Monday, November 30, 2009

Vacation was very good for me

I think I can now finally do some strategic planning... thanks to going to Chicago!

Here's where all the inspiration came from:

The new modern wing of the Art Institute of Chicago was amazing, reminded me of having the potential of being a mini-Tate museum at one point I walked into a room that had 3 of my favorite painters in one room, Sigmar Polke, Albert Oehlen and Ellen Gallagher, almost crapped my pants. Highlights for me were reading about the meaning behind Robert Gober's pieces, reading about the meaning behind Philip Guston's individual pieces, seeing a whole room dedicated to Gerhard Richter, a gorgeous gigantic tree by Charles Ray that was hand carved out of Cedar by japanese workers based an actual decaying tree that was removed and cast that this artist found in the woods one day.

I fell in love with the color transitions in Claude Monet's Branch of the Seine near Giverny, every time I saw a circle in Max Ernst's work, The cracks in Harold Sohlberg's Fisherman's Cottage, Gino Severini's Centrifrugal Expansion of Color, Matta's Psychological Morphology and I'm totally going to make these stools Konstantin Grcic made out of two tires and a circular piece of wood, and attempt to make his water/wine glasses (you just flip them over to change which one it is) they were totally what minimalist dreams are made of. Also memorable for me were Hella Jongerius embroidered tablecloth and staring at sketches by Louis H. Sullivan. Dear Art Institute of Chicago, please make postcards of all of these pieces, I would buy them right now, I have cash.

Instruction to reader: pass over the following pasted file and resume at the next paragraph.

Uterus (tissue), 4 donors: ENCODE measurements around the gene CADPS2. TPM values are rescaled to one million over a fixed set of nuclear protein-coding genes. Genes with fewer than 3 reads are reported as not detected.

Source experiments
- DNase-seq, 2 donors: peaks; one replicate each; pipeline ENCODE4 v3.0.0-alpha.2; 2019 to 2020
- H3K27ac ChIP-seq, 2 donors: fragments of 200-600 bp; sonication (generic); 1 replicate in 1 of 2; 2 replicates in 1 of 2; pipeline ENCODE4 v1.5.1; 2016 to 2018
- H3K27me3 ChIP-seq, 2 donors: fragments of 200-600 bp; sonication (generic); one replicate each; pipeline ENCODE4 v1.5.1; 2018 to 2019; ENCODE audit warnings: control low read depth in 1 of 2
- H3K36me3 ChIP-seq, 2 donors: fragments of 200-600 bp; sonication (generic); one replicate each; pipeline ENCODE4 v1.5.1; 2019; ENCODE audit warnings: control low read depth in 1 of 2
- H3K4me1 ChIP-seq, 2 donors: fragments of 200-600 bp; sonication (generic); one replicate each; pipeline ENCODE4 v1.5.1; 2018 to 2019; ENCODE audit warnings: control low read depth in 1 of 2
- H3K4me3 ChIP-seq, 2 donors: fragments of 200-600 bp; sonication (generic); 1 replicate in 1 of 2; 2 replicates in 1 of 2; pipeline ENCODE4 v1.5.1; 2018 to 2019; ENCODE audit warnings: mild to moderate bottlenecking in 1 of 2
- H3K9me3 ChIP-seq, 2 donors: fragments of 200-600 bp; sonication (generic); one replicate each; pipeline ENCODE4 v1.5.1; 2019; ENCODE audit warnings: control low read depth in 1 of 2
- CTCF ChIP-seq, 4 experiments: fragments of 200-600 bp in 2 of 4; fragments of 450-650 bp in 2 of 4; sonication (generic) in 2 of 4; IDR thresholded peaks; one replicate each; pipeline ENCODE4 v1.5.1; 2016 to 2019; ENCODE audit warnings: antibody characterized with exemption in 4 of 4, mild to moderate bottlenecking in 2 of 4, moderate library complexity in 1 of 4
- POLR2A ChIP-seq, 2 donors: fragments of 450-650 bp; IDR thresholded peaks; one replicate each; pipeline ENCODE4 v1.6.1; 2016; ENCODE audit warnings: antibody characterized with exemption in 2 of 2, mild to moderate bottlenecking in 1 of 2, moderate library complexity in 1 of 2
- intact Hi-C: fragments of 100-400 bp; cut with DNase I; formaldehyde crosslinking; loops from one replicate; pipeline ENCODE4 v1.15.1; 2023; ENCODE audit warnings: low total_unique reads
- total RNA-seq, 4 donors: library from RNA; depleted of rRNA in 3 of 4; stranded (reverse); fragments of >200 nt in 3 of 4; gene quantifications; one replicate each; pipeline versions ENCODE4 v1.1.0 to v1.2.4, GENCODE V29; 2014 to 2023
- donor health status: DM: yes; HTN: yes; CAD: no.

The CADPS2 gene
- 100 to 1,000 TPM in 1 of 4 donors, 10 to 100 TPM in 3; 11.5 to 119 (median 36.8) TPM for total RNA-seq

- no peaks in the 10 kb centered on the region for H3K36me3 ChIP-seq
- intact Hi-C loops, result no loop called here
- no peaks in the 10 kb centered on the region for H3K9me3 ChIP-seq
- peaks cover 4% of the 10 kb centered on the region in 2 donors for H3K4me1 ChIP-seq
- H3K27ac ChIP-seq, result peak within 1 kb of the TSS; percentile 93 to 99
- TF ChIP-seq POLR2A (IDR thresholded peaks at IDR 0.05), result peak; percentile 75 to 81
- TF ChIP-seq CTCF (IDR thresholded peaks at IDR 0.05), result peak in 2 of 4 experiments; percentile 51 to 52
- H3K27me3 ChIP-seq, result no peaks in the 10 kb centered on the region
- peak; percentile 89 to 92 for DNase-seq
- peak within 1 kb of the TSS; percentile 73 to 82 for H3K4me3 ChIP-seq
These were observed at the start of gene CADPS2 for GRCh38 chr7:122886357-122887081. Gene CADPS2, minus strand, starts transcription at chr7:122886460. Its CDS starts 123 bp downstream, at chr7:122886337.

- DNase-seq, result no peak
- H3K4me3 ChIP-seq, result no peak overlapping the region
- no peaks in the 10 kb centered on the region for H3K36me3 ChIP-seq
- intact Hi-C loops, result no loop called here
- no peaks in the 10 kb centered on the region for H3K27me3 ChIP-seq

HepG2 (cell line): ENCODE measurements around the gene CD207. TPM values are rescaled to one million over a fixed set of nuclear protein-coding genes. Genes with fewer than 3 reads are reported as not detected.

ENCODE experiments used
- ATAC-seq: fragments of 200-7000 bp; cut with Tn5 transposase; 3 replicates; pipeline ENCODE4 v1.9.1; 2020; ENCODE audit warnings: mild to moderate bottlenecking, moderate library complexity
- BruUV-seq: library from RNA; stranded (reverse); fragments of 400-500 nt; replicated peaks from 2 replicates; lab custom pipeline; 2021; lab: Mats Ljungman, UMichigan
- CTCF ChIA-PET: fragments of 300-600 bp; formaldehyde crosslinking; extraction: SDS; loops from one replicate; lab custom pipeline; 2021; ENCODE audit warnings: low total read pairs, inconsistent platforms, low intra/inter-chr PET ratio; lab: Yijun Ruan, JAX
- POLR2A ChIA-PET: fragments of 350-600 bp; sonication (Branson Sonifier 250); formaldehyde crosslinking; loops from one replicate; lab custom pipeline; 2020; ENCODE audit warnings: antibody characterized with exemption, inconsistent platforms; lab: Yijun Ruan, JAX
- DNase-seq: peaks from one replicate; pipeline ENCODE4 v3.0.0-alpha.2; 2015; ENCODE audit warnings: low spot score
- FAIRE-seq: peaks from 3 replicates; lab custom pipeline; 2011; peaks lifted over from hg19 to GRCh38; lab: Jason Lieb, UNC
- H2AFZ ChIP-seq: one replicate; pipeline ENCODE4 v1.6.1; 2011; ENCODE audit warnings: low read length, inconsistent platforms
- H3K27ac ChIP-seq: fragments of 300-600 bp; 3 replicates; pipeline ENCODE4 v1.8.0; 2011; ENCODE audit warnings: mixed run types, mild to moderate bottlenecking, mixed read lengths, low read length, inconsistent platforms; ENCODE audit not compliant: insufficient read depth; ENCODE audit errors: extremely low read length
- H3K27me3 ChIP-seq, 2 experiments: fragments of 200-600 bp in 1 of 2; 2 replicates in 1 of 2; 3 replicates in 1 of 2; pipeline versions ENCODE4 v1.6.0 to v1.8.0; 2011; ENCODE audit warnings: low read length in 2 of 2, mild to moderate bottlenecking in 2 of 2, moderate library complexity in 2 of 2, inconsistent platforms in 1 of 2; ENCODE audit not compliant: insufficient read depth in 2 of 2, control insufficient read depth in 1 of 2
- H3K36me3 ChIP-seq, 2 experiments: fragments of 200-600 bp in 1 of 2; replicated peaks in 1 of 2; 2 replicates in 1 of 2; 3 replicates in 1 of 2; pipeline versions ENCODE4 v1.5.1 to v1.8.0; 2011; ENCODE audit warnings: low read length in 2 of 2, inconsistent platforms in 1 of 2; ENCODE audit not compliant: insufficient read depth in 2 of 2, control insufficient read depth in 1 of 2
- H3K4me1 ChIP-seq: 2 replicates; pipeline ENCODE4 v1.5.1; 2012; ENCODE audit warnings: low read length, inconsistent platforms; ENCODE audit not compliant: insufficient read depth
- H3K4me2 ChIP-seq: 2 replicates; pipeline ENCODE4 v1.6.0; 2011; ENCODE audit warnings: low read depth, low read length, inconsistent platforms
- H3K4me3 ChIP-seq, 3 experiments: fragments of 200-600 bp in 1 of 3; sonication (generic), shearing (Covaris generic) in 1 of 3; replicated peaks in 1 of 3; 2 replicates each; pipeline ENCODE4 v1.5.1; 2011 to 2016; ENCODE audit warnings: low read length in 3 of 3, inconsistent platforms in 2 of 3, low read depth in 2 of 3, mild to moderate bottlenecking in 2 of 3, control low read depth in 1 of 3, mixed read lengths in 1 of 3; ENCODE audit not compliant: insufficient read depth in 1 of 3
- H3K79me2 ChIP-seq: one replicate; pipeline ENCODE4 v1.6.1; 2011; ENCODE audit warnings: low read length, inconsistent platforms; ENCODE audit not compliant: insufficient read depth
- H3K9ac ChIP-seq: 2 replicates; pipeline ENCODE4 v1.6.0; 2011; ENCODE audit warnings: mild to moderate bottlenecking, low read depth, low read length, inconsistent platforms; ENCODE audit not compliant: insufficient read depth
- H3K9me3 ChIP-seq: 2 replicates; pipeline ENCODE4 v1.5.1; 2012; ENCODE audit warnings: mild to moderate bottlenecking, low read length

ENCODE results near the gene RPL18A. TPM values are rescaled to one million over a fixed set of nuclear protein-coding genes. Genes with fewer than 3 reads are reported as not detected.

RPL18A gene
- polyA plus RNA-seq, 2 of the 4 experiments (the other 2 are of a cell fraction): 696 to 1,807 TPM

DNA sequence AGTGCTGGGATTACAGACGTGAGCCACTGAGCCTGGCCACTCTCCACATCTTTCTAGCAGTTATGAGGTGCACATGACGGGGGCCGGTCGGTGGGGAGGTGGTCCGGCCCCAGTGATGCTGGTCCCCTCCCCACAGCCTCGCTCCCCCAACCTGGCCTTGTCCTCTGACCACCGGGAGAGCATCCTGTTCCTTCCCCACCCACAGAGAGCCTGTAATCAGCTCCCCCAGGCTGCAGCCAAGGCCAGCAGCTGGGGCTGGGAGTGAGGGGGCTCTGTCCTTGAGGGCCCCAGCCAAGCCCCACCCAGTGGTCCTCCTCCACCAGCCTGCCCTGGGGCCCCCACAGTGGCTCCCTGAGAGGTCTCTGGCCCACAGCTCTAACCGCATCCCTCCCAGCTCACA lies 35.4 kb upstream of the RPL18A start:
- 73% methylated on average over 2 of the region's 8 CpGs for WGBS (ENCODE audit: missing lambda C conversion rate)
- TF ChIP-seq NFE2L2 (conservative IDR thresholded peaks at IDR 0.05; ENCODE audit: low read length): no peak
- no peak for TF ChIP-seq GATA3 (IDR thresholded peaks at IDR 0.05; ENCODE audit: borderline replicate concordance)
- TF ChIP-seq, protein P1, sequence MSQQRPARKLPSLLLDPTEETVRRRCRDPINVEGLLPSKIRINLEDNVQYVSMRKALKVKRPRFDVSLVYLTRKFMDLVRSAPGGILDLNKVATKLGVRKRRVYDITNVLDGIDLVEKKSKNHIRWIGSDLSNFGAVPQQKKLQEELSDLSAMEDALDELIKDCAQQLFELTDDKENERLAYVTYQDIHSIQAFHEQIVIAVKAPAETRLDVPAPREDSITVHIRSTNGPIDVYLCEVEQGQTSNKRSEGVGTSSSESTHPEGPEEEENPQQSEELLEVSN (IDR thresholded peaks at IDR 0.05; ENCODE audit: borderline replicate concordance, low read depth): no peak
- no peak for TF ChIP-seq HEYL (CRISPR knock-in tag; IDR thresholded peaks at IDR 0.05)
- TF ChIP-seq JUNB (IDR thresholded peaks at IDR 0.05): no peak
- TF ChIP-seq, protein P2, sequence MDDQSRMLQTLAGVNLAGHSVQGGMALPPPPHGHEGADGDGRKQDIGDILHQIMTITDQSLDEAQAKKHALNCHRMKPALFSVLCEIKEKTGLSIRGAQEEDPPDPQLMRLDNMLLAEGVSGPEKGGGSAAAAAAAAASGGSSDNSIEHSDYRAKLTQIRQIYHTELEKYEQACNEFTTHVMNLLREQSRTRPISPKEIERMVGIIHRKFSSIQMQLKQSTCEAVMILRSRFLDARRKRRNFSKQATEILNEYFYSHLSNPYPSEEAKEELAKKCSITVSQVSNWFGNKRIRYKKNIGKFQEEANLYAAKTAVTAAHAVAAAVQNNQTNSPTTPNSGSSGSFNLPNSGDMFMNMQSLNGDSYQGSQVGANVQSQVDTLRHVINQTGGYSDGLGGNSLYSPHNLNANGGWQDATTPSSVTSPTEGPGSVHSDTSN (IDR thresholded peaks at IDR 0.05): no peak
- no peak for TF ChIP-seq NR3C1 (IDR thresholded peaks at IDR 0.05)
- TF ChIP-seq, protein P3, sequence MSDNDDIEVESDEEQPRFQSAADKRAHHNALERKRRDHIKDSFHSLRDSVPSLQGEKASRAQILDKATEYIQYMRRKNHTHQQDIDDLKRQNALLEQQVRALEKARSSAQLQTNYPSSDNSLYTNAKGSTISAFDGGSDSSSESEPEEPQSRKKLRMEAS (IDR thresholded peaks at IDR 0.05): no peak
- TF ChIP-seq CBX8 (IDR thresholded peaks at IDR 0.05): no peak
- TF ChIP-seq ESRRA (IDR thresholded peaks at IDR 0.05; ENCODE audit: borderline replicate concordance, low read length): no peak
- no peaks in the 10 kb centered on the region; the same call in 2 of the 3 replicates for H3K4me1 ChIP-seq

Saw a picture of the marble statues made by maurizio cattelan, loved it.

although still a little upset that I missed Cy Twombly, Olafur Eliasson, and Matthew Barney...

Watched the movie 2012 and Red Cliff on the big screen, both movies involved filling up a cup of tea way too much and then explaining a moral lesson while doing so. It reminded me that there's a bare bones screenplay I want to look at again and I really want to exercise daily in order to be able to fight for my life better when the time comes, I'd hate to be one of those people that die just because they weren't constantly fighting for other people to survive.

Visited galleries in the West Loop of Chicago, the best stuff I saw was Casey Riordan Millard's forgettable shark, Ann Worthing's untitled turtle, everything by John Delk in the Robertello Gallery, Deborah Dancy's abstract paintings in G.R. N'namdi and Frank Connet's resist's in the beautifully hidden Douglas Dawson gallery. I also enjoyed a postcard thingy I picked up of Zach Taylor's work from the Linda Warren gallery, and a postcard thingy of Ruijun Shen and Tom Van Eynde, so a word to galleries, you should keep all of your postcards out! Oddly, there were about 5 galleries that weren't even open... it was 3 o'clock on a Saturday, shouldn't they be open? For some reason seeing John Delk's work really struck a chord with me, the gallery reminded me of a place that would show Mike Smith's work, and the gallery owner explained how even very conceptual work is sold, however with a much slower process. He also explained that all the work had the underlying theme of how in this day and age of information, the more information over time, the more everything just kind of greys out, and he also described how John Delk worked in some kind of archiving for Jasper Johns and it probably informed his body of work. For seemingly no good reason, it just hit me that rather than thinking about what the ideal theme of my work would be, I would need to look inward unabashedly about what I actually do most of the time when I make art, not what is the statement I want to make, but where do I come from that informs my art making? It hit me on the ride back home on the Megabus. My work comes down to reacting and collecting... knowing that I can distill my practice to those two words make me so confident, I can't even explain...

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